To the Editor:
I find your recent editorial relative to the ‘actual’ end cost ( to the ratepayer) of the new library to be somewhat misleading. You claim that ratepayers have the benefit of $1.3 million in development costs to be collected from new developments. This may be true eventually, but for now this $1.3 million had to be borrowed, and interest will be paid, while the pace of ‘new development’ in Meaford is at a snail’s pace, or worse.
These funds may be quite a number of years down the road.
You extol the net dollar income benefit of selling the 390 Sykes St. property for $950,000 and the possible sale of the old library for $500,000, but these were, or are, already property of the ratepayers, so in effect the ratepayers donated existing real estate assets toward library costs. I would be amazed if private enterprise will want the old library at all, considering the state of the building, and the excess inventory of downtown real estate, too much of which has sat empty for years on end.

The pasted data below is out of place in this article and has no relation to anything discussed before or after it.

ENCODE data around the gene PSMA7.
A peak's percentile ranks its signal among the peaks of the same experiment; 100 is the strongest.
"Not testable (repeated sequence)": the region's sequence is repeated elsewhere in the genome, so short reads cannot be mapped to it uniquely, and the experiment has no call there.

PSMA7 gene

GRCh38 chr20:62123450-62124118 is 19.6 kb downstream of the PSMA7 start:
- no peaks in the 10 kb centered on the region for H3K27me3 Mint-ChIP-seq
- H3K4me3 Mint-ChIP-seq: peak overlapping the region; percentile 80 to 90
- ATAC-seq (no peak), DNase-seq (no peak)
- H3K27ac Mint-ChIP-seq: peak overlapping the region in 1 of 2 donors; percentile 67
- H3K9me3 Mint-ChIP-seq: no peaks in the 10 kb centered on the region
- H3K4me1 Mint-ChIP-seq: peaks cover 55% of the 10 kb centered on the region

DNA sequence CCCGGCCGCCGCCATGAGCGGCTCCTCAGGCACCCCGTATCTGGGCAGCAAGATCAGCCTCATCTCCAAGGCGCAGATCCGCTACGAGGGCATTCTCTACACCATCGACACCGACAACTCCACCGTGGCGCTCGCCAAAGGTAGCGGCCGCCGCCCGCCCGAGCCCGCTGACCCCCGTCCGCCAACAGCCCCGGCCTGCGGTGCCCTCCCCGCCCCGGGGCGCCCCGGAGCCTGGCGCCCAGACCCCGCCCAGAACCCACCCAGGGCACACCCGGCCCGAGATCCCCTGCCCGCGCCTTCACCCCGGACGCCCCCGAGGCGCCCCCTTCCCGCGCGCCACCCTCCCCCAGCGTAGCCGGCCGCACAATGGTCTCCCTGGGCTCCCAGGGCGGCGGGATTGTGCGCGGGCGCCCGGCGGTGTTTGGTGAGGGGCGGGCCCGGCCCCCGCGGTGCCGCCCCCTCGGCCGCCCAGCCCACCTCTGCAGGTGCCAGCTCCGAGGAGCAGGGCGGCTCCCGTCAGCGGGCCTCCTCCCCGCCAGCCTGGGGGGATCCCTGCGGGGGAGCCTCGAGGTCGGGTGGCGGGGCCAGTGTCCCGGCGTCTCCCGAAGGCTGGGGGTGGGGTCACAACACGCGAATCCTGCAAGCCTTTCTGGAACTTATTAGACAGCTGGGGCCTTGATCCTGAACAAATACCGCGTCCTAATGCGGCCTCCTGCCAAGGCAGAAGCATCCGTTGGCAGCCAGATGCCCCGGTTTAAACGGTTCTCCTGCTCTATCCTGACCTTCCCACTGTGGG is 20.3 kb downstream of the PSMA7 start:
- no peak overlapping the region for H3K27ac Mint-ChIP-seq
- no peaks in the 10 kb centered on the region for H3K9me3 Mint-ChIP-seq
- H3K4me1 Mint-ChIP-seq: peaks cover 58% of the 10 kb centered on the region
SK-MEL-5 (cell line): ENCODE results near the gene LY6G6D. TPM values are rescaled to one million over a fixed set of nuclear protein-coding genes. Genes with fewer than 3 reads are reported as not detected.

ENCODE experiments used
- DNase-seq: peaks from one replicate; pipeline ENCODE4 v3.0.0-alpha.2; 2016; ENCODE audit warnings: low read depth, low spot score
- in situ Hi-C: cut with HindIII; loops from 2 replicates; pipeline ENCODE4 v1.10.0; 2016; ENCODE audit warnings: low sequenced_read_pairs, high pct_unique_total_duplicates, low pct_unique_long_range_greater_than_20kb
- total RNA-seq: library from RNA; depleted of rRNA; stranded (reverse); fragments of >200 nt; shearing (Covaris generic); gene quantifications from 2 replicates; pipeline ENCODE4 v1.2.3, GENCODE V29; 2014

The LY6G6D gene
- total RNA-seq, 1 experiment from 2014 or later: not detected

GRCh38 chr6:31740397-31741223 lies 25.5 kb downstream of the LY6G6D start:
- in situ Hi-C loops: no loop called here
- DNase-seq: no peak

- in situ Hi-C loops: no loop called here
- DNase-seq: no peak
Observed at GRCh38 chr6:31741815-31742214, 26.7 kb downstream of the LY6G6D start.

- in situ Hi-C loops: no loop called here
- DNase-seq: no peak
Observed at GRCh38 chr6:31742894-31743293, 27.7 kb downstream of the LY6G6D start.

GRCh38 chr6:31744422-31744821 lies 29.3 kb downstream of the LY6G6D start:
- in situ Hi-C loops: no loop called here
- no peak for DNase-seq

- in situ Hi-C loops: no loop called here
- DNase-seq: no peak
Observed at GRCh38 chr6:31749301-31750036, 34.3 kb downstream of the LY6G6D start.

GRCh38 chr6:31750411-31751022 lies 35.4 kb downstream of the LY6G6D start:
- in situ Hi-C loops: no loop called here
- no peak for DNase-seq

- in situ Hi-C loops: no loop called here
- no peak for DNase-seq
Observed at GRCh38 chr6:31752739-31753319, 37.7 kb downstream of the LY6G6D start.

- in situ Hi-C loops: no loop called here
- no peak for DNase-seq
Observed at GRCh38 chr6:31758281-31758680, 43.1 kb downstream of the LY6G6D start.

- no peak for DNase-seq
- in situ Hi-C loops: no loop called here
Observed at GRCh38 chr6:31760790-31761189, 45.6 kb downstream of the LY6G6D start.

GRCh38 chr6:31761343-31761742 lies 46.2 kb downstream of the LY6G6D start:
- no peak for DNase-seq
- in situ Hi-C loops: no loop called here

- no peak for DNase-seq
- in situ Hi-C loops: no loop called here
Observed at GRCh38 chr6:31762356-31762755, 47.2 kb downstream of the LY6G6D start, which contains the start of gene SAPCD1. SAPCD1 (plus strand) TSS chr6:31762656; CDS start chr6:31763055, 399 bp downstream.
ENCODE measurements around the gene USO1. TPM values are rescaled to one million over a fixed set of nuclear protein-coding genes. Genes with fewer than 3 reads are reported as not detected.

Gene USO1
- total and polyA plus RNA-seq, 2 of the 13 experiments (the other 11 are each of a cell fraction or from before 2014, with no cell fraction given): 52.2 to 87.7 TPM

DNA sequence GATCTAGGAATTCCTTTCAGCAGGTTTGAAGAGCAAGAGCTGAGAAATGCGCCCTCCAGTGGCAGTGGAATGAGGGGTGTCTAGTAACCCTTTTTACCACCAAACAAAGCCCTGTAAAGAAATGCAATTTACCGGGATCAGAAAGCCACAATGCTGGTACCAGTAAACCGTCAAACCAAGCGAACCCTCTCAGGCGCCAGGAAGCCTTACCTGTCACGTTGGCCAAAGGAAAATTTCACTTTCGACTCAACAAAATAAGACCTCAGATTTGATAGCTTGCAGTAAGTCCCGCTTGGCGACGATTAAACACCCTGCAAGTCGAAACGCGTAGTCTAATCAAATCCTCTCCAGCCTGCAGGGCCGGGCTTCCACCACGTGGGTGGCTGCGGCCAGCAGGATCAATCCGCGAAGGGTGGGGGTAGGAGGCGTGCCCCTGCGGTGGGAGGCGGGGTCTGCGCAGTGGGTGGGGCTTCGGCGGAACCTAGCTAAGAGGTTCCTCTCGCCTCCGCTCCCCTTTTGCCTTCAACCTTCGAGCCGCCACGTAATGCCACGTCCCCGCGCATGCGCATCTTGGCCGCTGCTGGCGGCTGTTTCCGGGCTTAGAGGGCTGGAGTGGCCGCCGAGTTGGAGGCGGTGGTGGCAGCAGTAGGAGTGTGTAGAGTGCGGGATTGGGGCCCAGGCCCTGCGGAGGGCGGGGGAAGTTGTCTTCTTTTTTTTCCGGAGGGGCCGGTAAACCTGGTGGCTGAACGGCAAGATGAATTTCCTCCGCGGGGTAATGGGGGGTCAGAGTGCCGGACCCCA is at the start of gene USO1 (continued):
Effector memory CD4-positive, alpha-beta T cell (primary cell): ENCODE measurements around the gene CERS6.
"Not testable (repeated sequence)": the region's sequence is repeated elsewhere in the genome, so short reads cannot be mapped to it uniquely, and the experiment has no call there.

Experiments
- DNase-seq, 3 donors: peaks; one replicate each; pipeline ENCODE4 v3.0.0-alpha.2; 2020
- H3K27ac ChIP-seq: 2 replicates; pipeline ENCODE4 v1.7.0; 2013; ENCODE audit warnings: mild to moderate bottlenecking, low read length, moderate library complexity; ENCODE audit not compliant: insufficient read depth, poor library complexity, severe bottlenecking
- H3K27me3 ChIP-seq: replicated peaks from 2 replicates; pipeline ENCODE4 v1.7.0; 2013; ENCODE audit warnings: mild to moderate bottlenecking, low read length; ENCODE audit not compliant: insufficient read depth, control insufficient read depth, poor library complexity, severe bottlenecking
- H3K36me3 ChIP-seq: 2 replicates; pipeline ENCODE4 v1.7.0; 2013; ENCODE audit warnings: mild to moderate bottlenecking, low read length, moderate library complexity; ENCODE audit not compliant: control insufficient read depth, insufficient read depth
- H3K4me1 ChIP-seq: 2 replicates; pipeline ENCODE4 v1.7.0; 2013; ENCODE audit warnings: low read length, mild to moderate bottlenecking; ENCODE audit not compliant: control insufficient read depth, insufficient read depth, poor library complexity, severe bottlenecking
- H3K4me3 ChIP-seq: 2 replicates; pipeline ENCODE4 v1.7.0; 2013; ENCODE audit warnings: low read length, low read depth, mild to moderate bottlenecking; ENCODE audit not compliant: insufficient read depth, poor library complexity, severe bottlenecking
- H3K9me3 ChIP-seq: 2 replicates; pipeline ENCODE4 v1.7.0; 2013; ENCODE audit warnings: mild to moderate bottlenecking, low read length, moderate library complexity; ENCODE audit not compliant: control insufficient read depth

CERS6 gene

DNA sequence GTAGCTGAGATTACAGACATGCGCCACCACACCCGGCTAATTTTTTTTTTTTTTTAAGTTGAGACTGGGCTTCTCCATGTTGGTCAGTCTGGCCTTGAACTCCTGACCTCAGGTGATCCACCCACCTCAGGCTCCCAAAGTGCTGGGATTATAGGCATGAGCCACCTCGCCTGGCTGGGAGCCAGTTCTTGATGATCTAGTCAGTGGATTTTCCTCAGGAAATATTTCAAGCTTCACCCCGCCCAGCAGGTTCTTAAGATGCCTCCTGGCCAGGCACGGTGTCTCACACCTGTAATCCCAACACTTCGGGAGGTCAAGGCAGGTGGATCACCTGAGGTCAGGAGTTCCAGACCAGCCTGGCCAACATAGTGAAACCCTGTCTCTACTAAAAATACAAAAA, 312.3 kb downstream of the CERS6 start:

The ratepayers paid FAR too much for the former Foodland location, and the council and administration are understandably unwilling to admit this obvious error. The new library, to many, is an asset, but attempting to sugar coat the cost with money not in hand is inappropriate.
I also wonder if the municipality intends to abandon all vestiges of the ‘Heritage’ designation for downtown.
Right after passing the designation several years ago, Council immediately decided that a proposed five storey condo-retail complex did not have to comply. (Still waiting for the Silver Shovel ceremony on that one.)
Now we have built a new library which is the complete opposite of the criteria set out for the Heritage standards, and fits in with absolutely nothing downtown. What was the point?
Mike Robertson, Meaford
Editor’s Note: For clarification, the funds borrowed against future development charges will be repaid by development charges. As for paying too much for the former Foodland location, you and I certainly agree there, there were significantly less costly options available at the time.